Magazine article The Spectator

Banned Wagon

Magazine article The Spectator

Banned Wagon

Article excerpt

'CHILDREN should be seen and not heard,' elderly aunts used to recite. But not even the aunts would have considered it the state's duty to dictate when children should and shouldn't be on view. Last week a 12-year-old boy and his 15-year-old brother were banned from the centre of Weston-super-Mare under an antisocial behaviour order. Few in the town, which is said to have endured a three-month crime spree courtesy of the boys, are likely to be sympathetic, but the brothers have been caught by new legal provisions which allow children to be removed from the streets without actually being convicted of any crime. Why a ban on visiting one place should help to deal with the problem of delinquent children is puzzling in any case; the order won't, for example, prevent the Westonsuper-Mare boys from wreaking havoc in Clevedon instead.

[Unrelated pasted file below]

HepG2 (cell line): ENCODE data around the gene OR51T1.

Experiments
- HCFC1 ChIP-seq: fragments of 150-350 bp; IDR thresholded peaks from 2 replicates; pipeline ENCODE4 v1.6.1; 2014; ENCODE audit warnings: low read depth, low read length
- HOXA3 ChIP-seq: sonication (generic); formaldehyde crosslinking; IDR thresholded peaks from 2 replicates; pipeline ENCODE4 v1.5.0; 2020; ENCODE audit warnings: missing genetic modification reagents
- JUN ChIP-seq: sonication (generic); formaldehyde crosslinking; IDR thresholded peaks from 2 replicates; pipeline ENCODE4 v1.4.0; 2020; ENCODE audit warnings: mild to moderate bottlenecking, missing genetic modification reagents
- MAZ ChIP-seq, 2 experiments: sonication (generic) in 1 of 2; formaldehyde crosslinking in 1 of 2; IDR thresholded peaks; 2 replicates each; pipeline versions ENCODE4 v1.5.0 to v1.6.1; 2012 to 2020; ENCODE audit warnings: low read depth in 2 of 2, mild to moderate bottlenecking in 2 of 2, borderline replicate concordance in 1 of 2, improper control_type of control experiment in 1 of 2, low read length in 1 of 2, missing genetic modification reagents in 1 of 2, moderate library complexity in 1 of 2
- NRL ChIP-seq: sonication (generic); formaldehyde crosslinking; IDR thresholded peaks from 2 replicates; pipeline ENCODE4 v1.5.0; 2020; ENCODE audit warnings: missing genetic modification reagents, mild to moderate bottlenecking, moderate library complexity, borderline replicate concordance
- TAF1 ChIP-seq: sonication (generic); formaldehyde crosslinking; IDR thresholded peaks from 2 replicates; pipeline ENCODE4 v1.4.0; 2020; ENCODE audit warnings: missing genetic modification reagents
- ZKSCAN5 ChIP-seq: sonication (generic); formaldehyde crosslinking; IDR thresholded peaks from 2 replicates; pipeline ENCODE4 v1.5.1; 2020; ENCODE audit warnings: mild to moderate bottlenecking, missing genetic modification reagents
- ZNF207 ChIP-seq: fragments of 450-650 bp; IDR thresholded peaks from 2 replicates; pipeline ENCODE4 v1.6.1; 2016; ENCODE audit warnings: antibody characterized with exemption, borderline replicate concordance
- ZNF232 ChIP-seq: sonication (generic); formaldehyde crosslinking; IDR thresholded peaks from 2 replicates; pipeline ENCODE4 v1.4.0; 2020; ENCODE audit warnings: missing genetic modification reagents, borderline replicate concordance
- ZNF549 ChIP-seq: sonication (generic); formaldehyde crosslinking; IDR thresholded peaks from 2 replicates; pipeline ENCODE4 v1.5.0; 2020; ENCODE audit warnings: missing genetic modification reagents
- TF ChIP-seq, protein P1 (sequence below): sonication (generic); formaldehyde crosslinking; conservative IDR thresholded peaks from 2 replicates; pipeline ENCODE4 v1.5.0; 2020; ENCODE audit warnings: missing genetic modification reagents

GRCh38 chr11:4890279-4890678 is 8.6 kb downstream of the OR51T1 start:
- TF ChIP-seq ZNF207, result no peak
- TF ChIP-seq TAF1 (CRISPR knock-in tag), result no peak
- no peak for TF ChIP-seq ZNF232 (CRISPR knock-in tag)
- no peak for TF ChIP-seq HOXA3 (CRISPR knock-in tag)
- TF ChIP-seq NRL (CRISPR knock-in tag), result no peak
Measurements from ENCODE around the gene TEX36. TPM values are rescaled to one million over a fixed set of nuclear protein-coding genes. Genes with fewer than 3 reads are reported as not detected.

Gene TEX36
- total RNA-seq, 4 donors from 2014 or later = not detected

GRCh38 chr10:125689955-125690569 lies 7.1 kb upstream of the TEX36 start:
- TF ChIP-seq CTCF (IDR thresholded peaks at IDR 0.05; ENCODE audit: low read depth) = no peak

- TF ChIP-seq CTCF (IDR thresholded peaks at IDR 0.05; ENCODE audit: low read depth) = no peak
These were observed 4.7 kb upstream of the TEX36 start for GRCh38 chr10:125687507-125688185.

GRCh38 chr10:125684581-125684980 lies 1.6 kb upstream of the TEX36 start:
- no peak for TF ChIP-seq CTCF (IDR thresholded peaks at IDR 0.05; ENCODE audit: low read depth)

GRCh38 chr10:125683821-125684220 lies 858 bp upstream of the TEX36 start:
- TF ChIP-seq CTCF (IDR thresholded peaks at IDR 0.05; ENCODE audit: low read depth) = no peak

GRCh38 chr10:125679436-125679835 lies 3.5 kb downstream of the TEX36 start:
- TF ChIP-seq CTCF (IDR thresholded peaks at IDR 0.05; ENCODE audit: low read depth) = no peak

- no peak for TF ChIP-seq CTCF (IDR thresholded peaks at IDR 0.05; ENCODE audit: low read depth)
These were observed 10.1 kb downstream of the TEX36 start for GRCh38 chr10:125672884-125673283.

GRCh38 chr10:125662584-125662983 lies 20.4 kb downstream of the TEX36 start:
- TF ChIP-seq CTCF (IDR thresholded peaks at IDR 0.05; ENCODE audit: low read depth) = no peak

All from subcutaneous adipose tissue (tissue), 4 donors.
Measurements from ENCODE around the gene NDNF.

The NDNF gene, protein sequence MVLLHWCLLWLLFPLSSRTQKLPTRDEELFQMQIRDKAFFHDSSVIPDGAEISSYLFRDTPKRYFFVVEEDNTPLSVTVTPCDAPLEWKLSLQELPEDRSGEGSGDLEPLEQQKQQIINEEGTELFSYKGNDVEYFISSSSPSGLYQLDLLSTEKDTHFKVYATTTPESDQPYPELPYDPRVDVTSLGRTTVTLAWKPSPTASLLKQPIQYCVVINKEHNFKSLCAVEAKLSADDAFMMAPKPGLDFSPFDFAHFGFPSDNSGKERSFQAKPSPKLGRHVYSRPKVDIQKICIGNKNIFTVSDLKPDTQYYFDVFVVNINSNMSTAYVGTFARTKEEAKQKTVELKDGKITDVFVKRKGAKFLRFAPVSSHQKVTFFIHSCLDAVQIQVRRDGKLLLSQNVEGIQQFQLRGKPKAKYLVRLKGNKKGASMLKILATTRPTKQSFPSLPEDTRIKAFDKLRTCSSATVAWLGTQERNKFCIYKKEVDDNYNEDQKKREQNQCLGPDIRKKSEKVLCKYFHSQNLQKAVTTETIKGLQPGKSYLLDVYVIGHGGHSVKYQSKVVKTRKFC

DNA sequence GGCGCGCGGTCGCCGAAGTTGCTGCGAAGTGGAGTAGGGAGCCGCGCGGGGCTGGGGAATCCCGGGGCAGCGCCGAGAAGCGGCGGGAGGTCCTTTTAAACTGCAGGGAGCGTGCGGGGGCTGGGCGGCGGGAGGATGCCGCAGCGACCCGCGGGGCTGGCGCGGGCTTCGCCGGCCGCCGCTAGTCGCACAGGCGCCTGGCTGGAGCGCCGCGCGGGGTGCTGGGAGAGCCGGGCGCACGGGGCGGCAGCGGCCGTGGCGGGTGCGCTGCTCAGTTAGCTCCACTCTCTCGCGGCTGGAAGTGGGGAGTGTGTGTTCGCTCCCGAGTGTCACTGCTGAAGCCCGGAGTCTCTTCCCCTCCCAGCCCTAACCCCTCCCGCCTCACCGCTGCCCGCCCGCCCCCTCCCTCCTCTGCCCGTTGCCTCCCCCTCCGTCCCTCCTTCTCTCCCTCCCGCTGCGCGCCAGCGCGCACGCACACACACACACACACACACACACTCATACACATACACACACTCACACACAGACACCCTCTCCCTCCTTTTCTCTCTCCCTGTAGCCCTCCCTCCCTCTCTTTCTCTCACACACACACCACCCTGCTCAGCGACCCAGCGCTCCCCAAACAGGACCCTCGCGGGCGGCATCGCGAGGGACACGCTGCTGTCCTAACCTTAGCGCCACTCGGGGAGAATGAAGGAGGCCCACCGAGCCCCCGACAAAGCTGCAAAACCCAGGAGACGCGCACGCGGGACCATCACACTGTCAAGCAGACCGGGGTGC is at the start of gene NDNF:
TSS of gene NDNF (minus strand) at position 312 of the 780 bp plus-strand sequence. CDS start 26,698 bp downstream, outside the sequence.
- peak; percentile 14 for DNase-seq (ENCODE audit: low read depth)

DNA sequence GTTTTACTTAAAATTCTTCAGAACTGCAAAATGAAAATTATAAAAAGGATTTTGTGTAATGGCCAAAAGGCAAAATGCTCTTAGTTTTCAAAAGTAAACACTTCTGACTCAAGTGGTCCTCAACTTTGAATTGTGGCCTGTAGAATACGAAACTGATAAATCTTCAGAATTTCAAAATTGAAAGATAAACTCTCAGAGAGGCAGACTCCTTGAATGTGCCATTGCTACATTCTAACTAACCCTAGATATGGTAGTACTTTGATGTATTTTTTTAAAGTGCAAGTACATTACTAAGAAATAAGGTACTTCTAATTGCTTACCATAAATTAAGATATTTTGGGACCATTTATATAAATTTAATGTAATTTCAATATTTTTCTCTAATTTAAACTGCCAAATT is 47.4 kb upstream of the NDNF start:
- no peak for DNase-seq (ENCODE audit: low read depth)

Disturbingly, the 1998 Crime and Disorder Act allows local authorities to impose curfews on all children under the age of ten, whether they are causing a nuisance or not. …

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